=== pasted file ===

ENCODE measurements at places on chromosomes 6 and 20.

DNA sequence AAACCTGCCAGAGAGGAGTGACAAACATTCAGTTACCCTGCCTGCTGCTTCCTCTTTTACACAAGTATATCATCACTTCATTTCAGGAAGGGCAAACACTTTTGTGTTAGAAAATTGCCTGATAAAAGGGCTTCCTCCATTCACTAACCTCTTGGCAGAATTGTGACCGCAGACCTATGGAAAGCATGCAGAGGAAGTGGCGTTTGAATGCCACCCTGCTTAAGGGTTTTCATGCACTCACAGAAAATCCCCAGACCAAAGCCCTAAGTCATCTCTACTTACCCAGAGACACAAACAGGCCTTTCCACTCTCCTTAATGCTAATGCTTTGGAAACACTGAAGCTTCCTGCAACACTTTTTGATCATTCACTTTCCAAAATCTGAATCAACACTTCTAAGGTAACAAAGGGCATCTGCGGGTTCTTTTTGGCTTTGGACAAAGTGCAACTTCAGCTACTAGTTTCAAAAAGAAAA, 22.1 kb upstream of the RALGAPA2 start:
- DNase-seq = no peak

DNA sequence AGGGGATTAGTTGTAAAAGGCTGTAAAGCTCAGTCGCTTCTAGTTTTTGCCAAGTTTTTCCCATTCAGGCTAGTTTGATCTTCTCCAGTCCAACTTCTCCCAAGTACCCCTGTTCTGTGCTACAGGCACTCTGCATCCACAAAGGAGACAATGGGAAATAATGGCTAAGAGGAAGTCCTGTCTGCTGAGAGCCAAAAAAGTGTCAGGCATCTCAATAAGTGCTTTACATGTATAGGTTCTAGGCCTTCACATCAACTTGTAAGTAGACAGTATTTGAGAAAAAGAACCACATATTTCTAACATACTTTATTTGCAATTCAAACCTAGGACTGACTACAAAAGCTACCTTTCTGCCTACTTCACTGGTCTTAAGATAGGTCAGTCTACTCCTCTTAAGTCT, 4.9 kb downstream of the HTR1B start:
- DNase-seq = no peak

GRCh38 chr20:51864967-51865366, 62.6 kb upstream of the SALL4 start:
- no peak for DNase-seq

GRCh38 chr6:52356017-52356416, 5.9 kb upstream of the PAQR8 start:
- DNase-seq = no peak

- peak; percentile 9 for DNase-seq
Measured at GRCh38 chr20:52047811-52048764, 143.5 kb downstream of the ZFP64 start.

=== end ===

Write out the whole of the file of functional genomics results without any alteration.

ENCODE measurements at places on chromosomes 6 and 20.

DNA sequence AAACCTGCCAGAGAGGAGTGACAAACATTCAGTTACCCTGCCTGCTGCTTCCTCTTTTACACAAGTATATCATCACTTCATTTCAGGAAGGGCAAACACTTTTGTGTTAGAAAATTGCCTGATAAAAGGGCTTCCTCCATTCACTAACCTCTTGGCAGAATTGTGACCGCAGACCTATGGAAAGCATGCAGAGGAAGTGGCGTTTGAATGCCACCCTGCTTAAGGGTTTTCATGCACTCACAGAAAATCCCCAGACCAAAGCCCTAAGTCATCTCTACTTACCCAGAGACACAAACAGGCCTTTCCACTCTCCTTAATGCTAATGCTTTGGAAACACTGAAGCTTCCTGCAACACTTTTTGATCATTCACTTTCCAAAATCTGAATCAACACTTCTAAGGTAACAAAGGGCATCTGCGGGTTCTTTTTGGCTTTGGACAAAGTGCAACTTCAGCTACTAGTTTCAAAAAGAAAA, 22.1 kb upstream of the RALGAPA2 start:
- DNase-seq = no peak

DNA sequence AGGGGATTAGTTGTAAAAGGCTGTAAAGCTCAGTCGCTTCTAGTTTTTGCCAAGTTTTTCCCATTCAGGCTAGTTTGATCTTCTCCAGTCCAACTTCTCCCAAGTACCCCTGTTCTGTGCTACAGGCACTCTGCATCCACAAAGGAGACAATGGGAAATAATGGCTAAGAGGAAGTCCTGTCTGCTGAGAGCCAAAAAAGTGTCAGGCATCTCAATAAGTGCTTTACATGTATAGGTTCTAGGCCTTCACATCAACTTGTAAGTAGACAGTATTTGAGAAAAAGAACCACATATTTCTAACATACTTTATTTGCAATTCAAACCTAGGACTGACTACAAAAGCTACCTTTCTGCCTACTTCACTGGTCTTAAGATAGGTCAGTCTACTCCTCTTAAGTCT, 4.9 kb downstream of the HTR1B start:
- DNase-seq = no peak

GRCh38 chr20:51864967-51865366, 62.6 kb upstream of the SALL4 start:
- no peak for DNase-seq

GRCh38 chr6:52356017-52356416, 5.9 kb upstream of the PAQR8 start:
- DNase-seq = no peak

- peak; percentile 9 for DNase-seq
Measured at GRCh38 chr20:52047811-52048764, 143.5 kb downstream of the ZFP64 start.